This measurement determines the length of your leg – write it down. You can now compare your measurements with the sizing chart of the manufacturer of your choice to determine the size and length of your stocking.

When you receive your stockings, it is important to put your stockings on first thing in the morning, right after the shower. By putting on your stockings before you swell, you can control your swelling easier.

Measuring for a ready-made thigh-high compression stocking 

Ankle Circumference

Place the measuring tape at the narrowest part of the ankle, just above the ankle bone and measure the circumference. Write this measurement down and label it as “ankle measurement”.

 

 

 

Calf Circumference

Measure the largest part of the calf. You may need to search for the largest part of the calf by measuring above and below the middle of the calf; the objective here is to get the largest measurement. Write this measurement down and label it as “calf measurement”.

 

 

 

Thigh Circumference

Find the widest part of your thigh – right under your buttocks. Measure the circumference of this part of your thigh. Write this measurement down and label it as thigh measurement.

 

 

 

Measure the length of the leg.

For thigh high or pantyhose garments measure the length of leg from the top of the thigh to floor behind the heel. This is the length of your leg – write it down on a notepad. You can now compare your measurements with the sizing chart for the brand of stockings you’ve chosen to determine the size and length of your stocking.

When you receive your stockings, it is important to put your stockings on first thing in the morning, right after the shower. By putting on your stockings before you swell, you can control your swelling easier.

Additional Resources:
http://www.lymphedemablog.com/2011/05/12/compression-garments-for-lymphedema-custom-or-ready-made/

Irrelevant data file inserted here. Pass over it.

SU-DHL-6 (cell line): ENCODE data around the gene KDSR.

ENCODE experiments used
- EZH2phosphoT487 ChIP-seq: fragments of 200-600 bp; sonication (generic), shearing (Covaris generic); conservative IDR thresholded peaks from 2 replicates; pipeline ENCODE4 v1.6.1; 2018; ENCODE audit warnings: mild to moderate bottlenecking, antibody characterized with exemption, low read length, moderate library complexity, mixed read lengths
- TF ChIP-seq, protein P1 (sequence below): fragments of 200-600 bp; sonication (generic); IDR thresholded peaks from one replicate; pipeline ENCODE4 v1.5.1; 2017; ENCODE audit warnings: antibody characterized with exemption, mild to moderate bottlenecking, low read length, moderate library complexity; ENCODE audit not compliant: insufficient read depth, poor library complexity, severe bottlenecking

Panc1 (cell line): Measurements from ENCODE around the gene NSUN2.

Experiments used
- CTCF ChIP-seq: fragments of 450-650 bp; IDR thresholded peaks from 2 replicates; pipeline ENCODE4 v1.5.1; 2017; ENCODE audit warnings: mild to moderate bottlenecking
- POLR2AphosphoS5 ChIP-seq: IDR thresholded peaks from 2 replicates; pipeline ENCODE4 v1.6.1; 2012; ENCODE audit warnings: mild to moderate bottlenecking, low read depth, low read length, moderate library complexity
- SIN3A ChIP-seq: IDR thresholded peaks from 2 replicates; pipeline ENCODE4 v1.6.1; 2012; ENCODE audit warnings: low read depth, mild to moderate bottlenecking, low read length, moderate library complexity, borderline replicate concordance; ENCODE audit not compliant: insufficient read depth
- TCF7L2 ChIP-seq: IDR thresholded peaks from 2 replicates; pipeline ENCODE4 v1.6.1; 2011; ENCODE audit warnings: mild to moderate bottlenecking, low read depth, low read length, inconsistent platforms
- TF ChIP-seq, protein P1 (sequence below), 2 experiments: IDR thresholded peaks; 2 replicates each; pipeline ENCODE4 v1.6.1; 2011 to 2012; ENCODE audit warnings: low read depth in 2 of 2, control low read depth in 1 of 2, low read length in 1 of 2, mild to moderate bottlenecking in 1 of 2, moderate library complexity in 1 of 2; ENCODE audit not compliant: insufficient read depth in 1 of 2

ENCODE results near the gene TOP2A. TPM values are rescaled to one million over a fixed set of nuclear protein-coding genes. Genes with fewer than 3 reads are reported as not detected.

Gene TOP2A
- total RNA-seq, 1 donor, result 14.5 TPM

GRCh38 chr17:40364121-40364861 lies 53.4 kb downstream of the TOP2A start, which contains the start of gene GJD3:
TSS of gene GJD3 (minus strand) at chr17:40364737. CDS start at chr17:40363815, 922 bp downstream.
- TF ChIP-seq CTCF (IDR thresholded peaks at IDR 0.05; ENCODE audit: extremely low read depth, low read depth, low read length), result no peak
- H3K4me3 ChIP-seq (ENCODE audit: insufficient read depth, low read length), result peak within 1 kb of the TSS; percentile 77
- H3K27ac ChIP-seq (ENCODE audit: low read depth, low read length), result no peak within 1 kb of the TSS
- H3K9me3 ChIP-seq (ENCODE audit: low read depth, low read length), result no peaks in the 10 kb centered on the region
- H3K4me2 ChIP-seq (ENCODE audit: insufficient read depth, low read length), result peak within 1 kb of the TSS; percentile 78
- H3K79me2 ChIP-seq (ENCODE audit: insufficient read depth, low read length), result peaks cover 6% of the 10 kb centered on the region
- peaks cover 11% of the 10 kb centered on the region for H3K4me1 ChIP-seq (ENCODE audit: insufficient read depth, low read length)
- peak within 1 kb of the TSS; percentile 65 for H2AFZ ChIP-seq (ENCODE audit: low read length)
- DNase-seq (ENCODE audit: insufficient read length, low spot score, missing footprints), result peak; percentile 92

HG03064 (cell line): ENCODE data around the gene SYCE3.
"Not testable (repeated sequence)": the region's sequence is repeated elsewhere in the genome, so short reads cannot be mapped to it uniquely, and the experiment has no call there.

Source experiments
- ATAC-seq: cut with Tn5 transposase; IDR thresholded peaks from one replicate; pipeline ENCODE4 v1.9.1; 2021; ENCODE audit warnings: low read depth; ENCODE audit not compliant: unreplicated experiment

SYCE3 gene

http://www.lymphedemablog.com/2010/09/19/the-role-of-compression-garments-in-the-treatment-of-lymphedema/

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9 comments to Measuring for Compression Stockings

  • Carole Prior

    Hello ~

    First thank you for the wonderful information you share. Your knowledge is not only immense, but greatly appreciated.

    Question: What should I do if my measurements for lymphedema compression hose fall between 2 sizes? The calf and thigh are the same, but the ankle is 2 sizes smaller. Can I use ready-made garments? Or need custom made?

    Blessings,
    Carole
    dercumHUGS@gmail.com

    • Joachim Zuther

      Dear Carole: With the lower legs being two sizes smaller, you would run a risk of fluid accumulation if you would choose the garment appropriate for your thigh measurements, or a size in between. Without knowing your situation personally I would lend toward a custom made garment. However, I would suggest to have this evaluated by a lymphedema therapist. You can locate a trained therapist by clicking on the “Find a Therapist” button on top of this page

  • Nora

    When taking the measurements should the patient be laying on the bed or standing ?

  • Bernadene Whitten

    I have larger legs that can’t be fit with ready made stockings. Do you know of any companies that can make me stockings for my special sizes, both legs are different sizes? Thank you for the great information.

  • Rachel

    Thank you for the comprehensive and thorough information. I need knee- high compression stockings. For certain manufacturers, I am in between two sizes when it comes to my ankle measurements. Is it better to use the slightly tighter stockings or the slightly looser ones?

    Dankeschön im Voraus!

  • Dear sir,
    Please let me know that after taking manual measurement what is the formula to give presie compression..i.e.if we want class 1 stockings,class2,class3,and class 4 stockings…please brief…

    Regards,
    Naresh kumar arya..09717895167(Delhi,India)